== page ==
• 2/10 - Allen County, Kan.: 2011 plans are on hold due to the intense wintry weather! Just received and additional eight inches of powdery snow on top of a previous accumulation of seventeen inches from a week ago. Having to deal with four to six foot drifts that are anywhere from six to forty feet wide has made for intense work to gain access to hay to feed the cattle! Winter wheat is taking a pounding and is not looking good. Seems winter kill is taking over with the severe sub-zero temperatures of late. 

  • 2/9 - Texas: Freezing cold hammered agricultural operations, halting fieldwork, damaging crops and stressing livestock, according to Texas AgriLife Extension Service personnel. Though there were some positive aspects noted — death of overwintering insects and moisture from melt-off — most reports the winter storm’s affects on agriculture were negative.

2 9 11 Chilly cows

Snow and ice stressed livestock throughout Texas and required producers to supply more hay and supplemental feed. (Texas AgriLife Extension Service photo)

(Have any photos of the crops on your farm? Send them to AgWeb and have them posted on Crop Comments! Be sure to include a caption.)

 


 

  • 2/7 - East central Iowa: Still digging out. I do have snow for sale (get it while it lasts!). We need to call our congressmen about the 10 year program! My Senator told a couple guys and I that he has not heard of any problems about this issue. I am all for partial farm signups to get marginal parts of a farm out of production because they aren't usually profitable. It seems the program went from a conservation program to a wildlife habitat program!
    2 7 11 Iowa 2
    2 7 11 Iowa
    2 7 11 Iowa 3 
     2 7 11 Iowa 4
    2 7 11 Iowa 5

    -- Jackson County, Iowa

    (Have any photos of the crops on your farm? Send them to AgWeb and have them posted on Crop Comments! Be sure to include a caption.)

 


 

  • 2/4 - Southeast North Dakota: I have to agree with a couple of comments made on here earlier. In almost every year the earliest we ever get in is Good Friday. I cannot explain that but our planting records back it up. I also wonder why more acres are being accepted into CRP maybe only 10-20% of any farm should be eligible. I am also not a big fan of the CSP program.

 

  • 2/3 - Decatur, Ill.: These photos were taken at Larry Moffett’s farm, by Farm Journal's Pam Smith.
    DSC 6960
    DSC 6966

    -- Decatur, Ill.

    (Have any photos of the crops on your farm? Send them to AgWeb and have them posted on Crop Comments! Be sure to include a caption.)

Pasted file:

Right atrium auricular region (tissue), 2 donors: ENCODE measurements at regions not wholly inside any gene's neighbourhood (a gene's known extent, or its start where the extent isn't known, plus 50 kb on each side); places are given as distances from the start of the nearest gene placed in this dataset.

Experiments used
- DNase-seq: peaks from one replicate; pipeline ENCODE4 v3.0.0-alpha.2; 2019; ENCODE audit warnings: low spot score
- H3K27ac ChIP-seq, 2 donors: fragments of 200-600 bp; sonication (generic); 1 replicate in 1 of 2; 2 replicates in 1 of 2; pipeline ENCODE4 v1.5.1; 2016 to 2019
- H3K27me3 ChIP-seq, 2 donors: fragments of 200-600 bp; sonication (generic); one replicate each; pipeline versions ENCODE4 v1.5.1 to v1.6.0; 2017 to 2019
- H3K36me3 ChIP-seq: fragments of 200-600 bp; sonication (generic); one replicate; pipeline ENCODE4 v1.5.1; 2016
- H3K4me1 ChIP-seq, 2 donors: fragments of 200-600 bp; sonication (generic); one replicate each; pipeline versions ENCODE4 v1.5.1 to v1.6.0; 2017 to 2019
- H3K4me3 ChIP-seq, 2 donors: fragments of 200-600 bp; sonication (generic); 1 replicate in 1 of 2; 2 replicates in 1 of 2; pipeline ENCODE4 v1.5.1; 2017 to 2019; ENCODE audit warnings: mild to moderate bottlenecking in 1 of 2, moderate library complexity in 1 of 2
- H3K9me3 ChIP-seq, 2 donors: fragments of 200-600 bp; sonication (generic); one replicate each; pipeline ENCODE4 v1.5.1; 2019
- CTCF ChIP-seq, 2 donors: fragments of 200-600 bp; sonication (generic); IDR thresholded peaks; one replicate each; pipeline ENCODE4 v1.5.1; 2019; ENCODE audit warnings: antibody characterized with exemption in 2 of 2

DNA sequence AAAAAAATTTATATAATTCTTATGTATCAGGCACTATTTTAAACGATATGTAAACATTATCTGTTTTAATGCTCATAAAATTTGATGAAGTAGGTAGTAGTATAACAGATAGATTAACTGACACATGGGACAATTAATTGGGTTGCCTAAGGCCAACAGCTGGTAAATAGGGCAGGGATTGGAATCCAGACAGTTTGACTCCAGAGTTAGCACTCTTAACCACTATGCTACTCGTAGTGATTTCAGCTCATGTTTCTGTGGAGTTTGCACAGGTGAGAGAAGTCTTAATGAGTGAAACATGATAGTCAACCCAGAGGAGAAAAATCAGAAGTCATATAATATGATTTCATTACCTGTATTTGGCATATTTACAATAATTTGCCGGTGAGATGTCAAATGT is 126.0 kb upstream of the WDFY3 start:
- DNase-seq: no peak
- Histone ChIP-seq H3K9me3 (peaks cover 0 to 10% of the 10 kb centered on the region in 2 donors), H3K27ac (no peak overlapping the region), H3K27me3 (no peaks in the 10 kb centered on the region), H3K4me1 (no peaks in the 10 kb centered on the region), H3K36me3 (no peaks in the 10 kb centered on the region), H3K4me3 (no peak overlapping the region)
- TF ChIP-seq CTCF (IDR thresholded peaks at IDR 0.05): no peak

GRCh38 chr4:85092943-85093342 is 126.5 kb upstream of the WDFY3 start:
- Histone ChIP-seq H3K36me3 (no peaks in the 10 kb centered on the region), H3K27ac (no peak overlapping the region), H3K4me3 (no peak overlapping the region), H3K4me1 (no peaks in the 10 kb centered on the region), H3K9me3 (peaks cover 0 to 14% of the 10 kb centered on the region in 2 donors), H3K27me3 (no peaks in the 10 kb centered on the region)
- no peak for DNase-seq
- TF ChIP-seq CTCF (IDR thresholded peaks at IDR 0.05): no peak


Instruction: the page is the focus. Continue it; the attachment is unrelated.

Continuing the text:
• 2/3 - Morill, Kan.: Snow would be good cause it would insulate the crops, but poor fall stand combined with bare fields and bitter cold have me a little concerned, although concern is unwarranted cause we won’t know for sure until spring.

     
  • 2/3 - Tenterfield, New South Wales: It’s very hot here in Australia. Perhaps the largest cyclone ever to hit Northern Queensland will happen later today. Cattle prices are quite good at present let’s hope it lasts till after all the 8/9 month old calves are sold off their mums over the next few months. Most of Australia is having a great season ( apart from the south west part of Western Australia) Despite the floods that are continuing in parts it will mean good times later on down the track. On the crop side of things. Grain producers were looking forward to their first good harvest after up to 10 years of below average rainfall. Some areas that escaped the brunt of the flooding will still have a result ...better than many years. I don't live in a cropping area but use grain to finish a few steers and prepare registered beef cattle ( Brahmans and South Devon and a commercial herd of Herefords and their crosses.). Grain prices as well as lucerne hay will be quite expensive as Winter approaches in a few months.

     
  • 2/3 - Southwest Kansas: It was a -32 last night and of course this brought on calving, they spent most of the night making sure no calves hit the ground outdoors or they would die. Calves born during the day had to be moved indoors as well cause nose and ears were starting to show signs of frostbite. Never experienced cold quite like this. We are in SW Kansas. Wish the storm had more moisture because the wheat needs it bad!!

     
  • 2/3 - Jackson County, Iowa: WE MADE IT! 10-12 inches snow along with 30-50 MPH winds. I know I am not alone, the winds and snow started Feb. 1 after noon and quit at noon Wed. Everyone is saying we need more acres for crop production, then why did our government have a 10 year signup this fall taking whole farms out of production? There bids were a lot higher than what some producers were paying, why are we having to compete with the government to farm when they are broke? Any one else have the same problem in their area?
    2 3 11 Iowa 1
    2 3 11 Iowa 2 
     2 3 11 Iowa 4
    2 3 11 Iowa 6

    -- Jackson County, Iowa

    (Have any photos of the crops on your farm? Send them to AgWeb and have them posted on Crop Comments! Be sure to include a caption.)


 

  • 2/3 - McLeod County, Minn.: Snow, snow, and more snow on the way. Most of the state has been blanketed by several feet. The national weather service is predicting major flood for the entire state with the possibility of epic flooding in some areas. Several farmers that I have talked to in the area are getting extremely worried that there will be major planting delays this spring. I am one of them. The weatherman said the other night that our snowpack and what is expected to fall yet has the equivalent of 8-12 inches of water. This just means that we won’t be able to ship any grain cause all the rivers will be closed to barge traffic. It just doesn’t look good from here